• Everyone Can See It: Everyone of Jasmine's rich friends knew Hal was seeing many other "girlfriends". They never told her because they felt it wasn't their problem.
  • Flat Character: Ginger's kids are pretty much there just to state uncomfortable facts and play with electronic toys.
  • Gilligan Cut: A delayed one, but it happens. Several characters suggest that Jasmine take a job as a dental receptionist, as there's an offer for one they know. Jasmine turns them down many times, but eventually we see her arrive in the dentist's office.
  • Good People Have Good Sex: When Jasmine and Dwight start dating, they visit classy places and make love in a fine bedroom. This is juxtaposed with Ginger and Al's dates, where the two have sex inside their car and a cheap motel. However, neither of them are really good or evil, just high and low society.
  • Grey and Gray Morality: The most despicable character appears only in flashbacks since he killed himself in prison, and the most sympathetic ones just want to get out of this mess.
  • Heroic BSOD: Possibly a Villainous BSOD, depending on how you feel about the character.
  • Hysterical Woman: the Movie
  • I Could A Been A Contender: Augie (Ginger's ex-husband) was planning to start a business with money he won in the lottery, but Jasmine convinced him to let Hal invest the money instead.
  • Idle Rich: Jasmine, during her marriage. After losing her fortune she thus has few useful skills, and is mortified over taking a menial job like working in a store.
  • It's All About Me: Jasmine, for the most part. It comes across more clearly when she finds the son who ran away and is more focused on how she needs him rather than what's good for him.
  • Jerkass Has a Point: Chili is very brash and has an explosive temper but he isn't wrong about Jasmine having a negative impact on everyone's lives or that she was a bad sister.
    • Jasmine herself, when she snaps that "maybe she (Ginger) will find a guy who deserves her for a change!", implying that for all her snobbery and elitism, that she genuinely wants better for her sister.
  • Lady Drunk: Jasmine.
  • Lost Food Grievance: Parodied at the end of the film, where Chili, reunited with his fiance Ginger, tells her to not touch the last slice of pizza. She takes it and dangles it in front of his face, teasing, "Is this yours? Is this yours?" He not only grabs the pizza, but snatches her up too and takes her away to the bedroom, where we overhear him saying, "This is mine, and this is mine, and this is mine..."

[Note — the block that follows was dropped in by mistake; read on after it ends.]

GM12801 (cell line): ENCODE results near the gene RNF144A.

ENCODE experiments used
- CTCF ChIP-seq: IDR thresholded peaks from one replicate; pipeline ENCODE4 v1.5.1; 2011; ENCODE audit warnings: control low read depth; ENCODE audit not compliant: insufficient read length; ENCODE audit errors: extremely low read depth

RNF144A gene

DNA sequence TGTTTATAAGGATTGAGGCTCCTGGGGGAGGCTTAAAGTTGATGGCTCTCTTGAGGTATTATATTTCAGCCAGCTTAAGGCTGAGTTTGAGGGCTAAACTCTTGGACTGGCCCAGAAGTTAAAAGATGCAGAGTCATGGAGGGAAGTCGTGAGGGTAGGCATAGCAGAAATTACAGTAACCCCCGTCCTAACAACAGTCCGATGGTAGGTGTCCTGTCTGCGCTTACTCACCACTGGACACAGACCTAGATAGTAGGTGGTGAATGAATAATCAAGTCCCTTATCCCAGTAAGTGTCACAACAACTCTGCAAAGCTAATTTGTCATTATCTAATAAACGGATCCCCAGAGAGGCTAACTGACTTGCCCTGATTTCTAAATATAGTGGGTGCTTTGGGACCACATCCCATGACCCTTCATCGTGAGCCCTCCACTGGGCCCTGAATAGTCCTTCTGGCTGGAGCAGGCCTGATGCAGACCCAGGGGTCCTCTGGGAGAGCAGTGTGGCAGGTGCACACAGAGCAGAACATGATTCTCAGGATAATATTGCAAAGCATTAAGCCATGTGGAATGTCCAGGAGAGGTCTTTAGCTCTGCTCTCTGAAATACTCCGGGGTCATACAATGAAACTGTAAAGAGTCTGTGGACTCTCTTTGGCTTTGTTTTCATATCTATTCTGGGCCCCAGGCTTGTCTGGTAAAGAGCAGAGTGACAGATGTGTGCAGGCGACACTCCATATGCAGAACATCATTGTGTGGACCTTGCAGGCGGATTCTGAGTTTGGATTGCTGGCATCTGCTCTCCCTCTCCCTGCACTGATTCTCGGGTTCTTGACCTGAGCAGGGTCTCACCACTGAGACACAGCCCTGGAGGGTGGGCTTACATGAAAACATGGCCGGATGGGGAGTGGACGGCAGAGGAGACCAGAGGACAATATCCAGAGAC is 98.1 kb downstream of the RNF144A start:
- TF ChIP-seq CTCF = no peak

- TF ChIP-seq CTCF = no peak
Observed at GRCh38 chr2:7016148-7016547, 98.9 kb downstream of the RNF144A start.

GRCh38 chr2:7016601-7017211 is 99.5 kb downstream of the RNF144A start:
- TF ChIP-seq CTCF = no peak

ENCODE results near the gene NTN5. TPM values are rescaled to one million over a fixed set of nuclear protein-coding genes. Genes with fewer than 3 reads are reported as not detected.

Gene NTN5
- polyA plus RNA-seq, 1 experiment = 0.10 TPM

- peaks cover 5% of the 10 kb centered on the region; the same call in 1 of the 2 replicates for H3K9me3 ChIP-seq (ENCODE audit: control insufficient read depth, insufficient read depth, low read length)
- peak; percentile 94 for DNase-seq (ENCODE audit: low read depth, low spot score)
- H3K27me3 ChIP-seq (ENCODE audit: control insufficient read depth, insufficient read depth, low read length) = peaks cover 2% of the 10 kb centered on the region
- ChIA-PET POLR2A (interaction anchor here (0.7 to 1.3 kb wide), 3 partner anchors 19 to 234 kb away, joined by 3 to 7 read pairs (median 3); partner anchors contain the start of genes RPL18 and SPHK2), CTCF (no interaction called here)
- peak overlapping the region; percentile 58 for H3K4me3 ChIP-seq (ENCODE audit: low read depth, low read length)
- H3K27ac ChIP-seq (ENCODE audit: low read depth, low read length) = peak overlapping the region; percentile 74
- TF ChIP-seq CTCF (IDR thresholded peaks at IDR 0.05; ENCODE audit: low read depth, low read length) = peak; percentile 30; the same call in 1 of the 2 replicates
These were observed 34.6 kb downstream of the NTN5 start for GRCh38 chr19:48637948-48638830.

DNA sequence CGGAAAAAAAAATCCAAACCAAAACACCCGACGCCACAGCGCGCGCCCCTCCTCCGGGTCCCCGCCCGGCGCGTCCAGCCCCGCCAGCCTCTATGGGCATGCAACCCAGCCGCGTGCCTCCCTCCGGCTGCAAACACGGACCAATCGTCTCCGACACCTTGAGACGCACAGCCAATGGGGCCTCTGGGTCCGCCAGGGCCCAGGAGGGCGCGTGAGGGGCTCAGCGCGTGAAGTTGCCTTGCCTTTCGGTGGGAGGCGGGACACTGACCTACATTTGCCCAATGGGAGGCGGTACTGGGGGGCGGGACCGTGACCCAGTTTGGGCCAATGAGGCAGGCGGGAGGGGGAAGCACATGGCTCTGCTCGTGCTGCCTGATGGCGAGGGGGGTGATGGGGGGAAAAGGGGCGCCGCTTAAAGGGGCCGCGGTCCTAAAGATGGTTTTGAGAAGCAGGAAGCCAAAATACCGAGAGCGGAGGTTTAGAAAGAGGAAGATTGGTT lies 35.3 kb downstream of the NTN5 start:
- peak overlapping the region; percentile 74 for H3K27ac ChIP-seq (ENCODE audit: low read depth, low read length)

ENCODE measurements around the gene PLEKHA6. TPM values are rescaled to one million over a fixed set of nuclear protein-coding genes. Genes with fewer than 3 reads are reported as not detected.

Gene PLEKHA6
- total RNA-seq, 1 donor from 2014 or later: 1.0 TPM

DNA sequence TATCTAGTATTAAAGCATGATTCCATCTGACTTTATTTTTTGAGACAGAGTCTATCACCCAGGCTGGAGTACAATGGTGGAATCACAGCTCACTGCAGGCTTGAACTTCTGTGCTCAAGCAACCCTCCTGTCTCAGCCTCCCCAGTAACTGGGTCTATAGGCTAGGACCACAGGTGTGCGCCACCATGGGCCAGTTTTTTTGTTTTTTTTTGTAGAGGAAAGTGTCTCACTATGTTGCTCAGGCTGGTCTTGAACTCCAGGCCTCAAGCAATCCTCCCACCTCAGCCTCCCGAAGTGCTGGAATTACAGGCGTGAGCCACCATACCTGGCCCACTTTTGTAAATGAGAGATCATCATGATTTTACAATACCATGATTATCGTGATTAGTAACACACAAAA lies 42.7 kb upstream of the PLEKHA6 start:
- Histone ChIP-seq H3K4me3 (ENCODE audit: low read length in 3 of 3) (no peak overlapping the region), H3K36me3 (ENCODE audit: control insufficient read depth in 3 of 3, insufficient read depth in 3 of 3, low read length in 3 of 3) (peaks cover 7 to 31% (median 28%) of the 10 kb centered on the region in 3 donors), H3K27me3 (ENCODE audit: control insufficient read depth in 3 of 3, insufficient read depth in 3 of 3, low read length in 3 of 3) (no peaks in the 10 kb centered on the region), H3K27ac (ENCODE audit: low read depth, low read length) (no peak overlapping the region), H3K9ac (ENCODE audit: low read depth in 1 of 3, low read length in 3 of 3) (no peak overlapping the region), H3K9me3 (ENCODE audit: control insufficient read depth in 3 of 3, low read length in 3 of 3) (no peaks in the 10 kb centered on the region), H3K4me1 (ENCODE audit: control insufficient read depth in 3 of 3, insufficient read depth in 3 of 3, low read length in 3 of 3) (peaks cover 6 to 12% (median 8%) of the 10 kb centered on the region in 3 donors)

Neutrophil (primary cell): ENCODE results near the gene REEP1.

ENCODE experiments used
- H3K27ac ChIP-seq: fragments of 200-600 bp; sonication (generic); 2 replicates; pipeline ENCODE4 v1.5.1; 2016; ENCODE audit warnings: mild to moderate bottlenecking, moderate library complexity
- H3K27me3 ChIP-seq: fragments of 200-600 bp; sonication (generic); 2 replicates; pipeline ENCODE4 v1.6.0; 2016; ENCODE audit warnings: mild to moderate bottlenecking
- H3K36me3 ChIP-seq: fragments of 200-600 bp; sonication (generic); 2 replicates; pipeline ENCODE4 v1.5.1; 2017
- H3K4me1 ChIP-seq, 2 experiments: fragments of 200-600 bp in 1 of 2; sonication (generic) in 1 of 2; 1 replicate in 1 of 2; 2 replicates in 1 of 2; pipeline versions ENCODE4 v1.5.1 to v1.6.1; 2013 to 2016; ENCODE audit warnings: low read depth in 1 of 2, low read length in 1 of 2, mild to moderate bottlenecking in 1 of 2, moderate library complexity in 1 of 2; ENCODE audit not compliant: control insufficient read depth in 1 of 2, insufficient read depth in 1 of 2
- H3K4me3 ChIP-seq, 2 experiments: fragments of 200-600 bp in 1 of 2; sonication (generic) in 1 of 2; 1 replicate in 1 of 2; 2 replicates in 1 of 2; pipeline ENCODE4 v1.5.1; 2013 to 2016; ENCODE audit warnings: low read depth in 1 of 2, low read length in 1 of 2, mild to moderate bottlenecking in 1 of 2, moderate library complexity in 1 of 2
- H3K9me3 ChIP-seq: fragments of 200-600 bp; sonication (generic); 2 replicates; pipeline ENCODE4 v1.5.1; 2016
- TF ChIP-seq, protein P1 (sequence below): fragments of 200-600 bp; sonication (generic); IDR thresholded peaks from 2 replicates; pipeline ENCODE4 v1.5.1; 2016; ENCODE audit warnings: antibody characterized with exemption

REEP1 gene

• Meaningful Name: The film's title is a subtle one. Jasmine flowers are normally white or yellow (colours our protagonist likes to wear) but the titular character is perhaps more blue than she first appears.
  • Never My Fault: Jasmine when it is revealed that she was the one who called the FBI and ruined her's and everyone else's lives because of her fury over Hal's infidelity.
  • One of the Boys: Ginger hangs around her apartment in daisy dukes and loose shirts, drinking beer and watching boxing matches with Chili's friends.
  • Posthumous Character: Hal, who is revealed early on to have committed suicide while in prison. All his appearances are in flashbacks.
  • Revenge Before Reason: This one is a huge spoiler, so let's just say that almost all of the film's events are caused by this.
  • Riches to Rags: Deconstructed as much of the film shows the serious effects that such a fall from grace would have on a person.
  • The Thing That Would Not Leave: After her divorce, Jasmine moves in with her sister Ginger... to the dismay of her sister's boyfriend, who had also been planning to move in with Ginger but now can't.
  • Thinking Out Loud: Jasmine during her breakdowns.
  • What Does She See in Him?: Jasmine has a low opinion of her sister's fiance. She frequently tells her that Ginger could have done better.
  • Woman Scorned: Jasmine freaks out when she discovers her husband is not only adulterous but in love with another woman. She impulsively calls the cops and exposes his crooked dealings, destroying him, herself and her son in the process. The husband ends up killing himself in prison.
  • Your Cheating Heart:
    • Jasmine's husband Hal is cheating on her with many women, but Jasmine either doesn't notice or just prefers to look the other way. Up to a point, that is.
    • Ginger herself starts seeing another man while engaged to Chili, which causes him to burst into a rage about it. This is seemingly proof that he wasn't worth staying with. The other man turns out to have been cheating on his own wife, breaking off his relationship with Ginger when they're discovered. Chili forgives Ginger, she admires him again, and he learns to control his temper.

Blue Is The Warmest ColourFilms of the 2010sBlue Ruin